To further confirm the role of HDAC2 on stroke recovery and determine whether other HDACs participate in stroke recovery, we generated Hdac2 conditional knockout (Hdac2 CKO) mice, in which Hdac2 was deleted in all major cell types of the nervous system, by crossing HDAC2flox/flox mice with Nestin‐Cre transgenic mice.22 Immunostaining for HDAC2 in cortical sections of HDAC2flox/flox showed a high level of HDAC2 expression in the cortex and coexpression of HDAC2 with NeuN. In contrast, HDAC2 expression was largely absent in Hdac2 CKO mice (Figure 3A). This was further confirmed by Western blotting of HDAC2 expression in the cortical tissue (Figure S4). We then infused trichostatin A, a pan‐HDAC inhibitor, into the peri‐infarct cortex of conscious Hdac2 CKO mice and WT littermates 4 to 10 days after stroke, and tested motor function at 11, 18, and 25 days after stroke. Compared with vehicle, acetyl‐H4 level in the peri‐infarct cortex of WT mice was increased after trichostatin A treatment (Figure 3B). Compared with that found in WT mice, Hdac2 CKO mice displayed a significantly decreased number of foot faults and improved forelimb symmetry, suggesting that conditional knockout of Hdac2 promotes motor functional recovery from stroke. Although HDAC2 has been shown to mediate oxidative stress and induce cell death after brain ischemia, implying neuroprotective effect of HDAC2 deletion,23, 24 no difference in infarct volume was observed between WT and Hdac2 CKO mice (1.25±0.05 mm3 versus 1.21±0.12 mm3, n=8 for each group, P=0.75). Here we found that the embryonic deletion of HDAC2 led to a compensatory upregulation of HDAC3 (Figure S5), an isoform leading to cell death after stroke.25 A possible neuroprotective effect of HDAC2 deletion may be counteracted by the upregulation of HDAC3. Importantly, treatment with trichostatin A was ineffective in Hdac2 CKO mice, although the drug significantly ameliorated stroke‐induced functional impairment in WT littermates (Figure 3C; Tables S3 and S4), indicating the unique significance of HDAC2 in delayed stroke functional loss.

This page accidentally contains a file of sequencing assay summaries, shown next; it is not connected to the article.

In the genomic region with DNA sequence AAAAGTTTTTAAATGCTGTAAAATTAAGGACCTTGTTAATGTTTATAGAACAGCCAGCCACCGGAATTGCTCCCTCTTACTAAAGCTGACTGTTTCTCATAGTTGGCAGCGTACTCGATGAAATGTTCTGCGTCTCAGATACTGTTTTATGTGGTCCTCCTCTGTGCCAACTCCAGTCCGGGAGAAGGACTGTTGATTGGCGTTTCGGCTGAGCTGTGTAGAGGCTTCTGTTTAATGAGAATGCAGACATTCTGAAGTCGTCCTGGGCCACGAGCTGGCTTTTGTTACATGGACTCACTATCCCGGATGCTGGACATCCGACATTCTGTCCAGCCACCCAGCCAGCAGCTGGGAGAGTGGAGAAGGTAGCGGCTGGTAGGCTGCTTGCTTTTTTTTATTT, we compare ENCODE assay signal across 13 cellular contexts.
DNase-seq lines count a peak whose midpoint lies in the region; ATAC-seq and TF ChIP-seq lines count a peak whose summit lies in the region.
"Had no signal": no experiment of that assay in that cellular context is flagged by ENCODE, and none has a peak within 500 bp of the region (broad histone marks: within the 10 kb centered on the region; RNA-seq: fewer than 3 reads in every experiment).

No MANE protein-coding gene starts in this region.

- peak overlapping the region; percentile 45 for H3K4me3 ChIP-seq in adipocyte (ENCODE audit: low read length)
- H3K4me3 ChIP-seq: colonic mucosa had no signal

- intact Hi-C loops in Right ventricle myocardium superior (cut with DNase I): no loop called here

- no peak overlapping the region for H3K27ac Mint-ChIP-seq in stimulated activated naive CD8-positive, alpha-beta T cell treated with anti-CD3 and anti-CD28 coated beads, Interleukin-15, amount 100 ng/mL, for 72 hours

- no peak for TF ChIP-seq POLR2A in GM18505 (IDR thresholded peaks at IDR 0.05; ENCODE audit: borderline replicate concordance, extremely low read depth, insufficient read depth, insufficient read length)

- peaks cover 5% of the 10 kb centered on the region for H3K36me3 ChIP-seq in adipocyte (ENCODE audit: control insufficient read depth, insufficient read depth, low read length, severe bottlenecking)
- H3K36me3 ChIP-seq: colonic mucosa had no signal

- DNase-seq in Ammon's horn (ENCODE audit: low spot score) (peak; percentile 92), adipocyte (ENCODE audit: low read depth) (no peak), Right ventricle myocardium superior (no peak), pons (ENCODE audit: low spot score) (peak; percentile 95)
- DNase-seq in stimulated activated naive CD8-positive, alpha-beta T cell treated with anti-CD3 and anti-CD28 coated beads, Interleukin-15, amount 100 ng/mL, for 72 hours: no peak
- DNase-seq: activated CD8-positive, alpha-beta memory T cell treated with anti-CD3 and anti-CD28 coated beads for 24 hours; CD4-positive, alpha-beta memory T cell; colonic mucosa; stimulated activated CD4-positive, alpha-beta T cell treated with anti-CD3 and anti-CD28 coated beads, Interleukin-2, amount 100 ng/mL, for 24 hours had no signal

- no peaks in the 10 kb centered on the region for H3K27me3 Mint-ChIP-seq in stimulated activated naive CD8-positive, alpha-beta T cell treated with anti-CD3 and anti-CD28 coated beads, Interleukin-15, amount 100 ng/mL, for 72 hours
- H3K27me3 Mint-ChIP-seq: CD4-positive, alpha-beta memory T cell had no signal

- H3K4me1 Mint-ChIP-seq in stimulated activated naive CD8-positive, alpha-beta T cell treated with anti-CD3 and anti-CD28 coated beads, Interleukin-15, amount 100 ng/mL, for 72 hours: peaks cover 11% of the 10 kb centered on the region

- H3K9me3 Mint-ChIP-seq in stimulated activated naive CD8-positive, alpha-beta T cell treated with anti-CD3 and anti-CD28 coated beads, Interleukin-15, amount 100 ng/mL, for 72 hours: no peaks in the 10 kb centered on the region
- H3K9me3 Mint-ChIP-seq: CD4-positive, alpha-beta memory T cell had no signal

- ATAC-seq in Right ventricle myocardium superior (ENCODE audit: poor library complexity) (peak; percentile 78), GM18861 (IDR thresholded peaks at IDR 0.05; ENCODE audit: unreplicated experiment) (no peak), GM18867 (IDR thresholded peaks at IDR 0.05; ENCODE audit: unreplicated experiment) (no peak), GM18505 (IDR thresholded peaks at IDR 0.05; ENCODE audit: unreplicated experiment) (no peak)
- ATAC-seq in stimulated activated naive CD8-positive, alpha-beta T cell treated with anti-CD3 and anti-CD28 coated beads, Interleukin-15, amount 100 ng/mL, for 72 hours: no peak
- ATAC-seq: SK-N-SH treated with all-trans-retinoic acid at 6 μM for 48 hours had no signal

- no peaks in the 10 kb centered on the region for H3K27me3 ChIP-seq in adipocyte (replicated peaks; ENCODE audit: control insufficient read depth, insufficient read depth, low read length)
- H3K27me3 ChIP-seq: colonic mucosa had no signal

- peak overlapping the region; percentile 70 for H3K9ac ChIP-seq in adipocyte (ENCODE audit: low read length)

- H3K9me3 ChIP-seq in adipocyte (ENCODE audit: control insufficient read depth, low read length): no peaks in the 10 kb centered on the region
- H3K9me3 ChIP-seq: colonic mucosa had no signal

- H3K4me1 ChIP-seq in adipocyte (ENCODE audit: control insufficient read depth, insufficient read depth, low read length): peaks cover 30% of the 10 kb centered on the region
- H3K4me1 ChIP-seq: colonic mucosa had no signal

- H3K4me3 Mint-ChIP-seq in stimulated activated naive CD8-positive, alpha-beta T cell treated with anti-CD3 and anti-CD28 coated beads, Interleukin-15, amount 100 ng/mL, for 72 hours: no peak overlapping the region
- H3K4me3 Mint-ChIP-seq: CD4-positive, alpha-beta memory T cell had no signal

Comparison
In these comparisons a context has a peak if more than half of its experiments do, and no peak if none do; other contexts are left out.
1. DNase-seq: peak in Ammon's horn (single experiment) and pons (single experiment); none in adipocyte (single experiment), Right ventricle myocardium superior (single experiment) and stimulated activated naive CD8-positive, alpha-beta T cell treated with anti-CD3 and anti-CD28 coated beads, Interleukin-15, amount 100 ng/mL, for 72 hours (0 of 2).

Delayed SAHA Treatment Facilitates Stroke Recovery
Because of the absence of HDAC2‐specific inhibitor, we investigated whether SAHA, an inhibitor of HDAC1 and HDAC2, which has been approved by the US Food and Drug Administration to treat cutaneous T‐cell lymphoma,13, 26, 27 promotes recovery of motor function in the delayed phase after stroke. We infused SAHA into the peri‐infarct cortex of conscious mice during 4 to 10 days via an implanted microcannula (Figure 4A) and detected motor function by measuring the number of foot faults in the grid‐walking task and forelimb symmetry in the cylinder task at 11, 18, and 25 days after stroke (Figure 4B). SAHA treatment significantly increased acetyl‐H4 level in the peri‐infarct cortex, compared with vehicle (Figure 4C). Mice subjected to photothrombotic stroke in motor cortex showed a marked impairment of motor function and SAHA‐treated mice displayed significantly better motor function than vehicle‐treated mice did during 11 to 25 days after stroke (Figure 4D; Table S5), indicating a sustained functional recovery.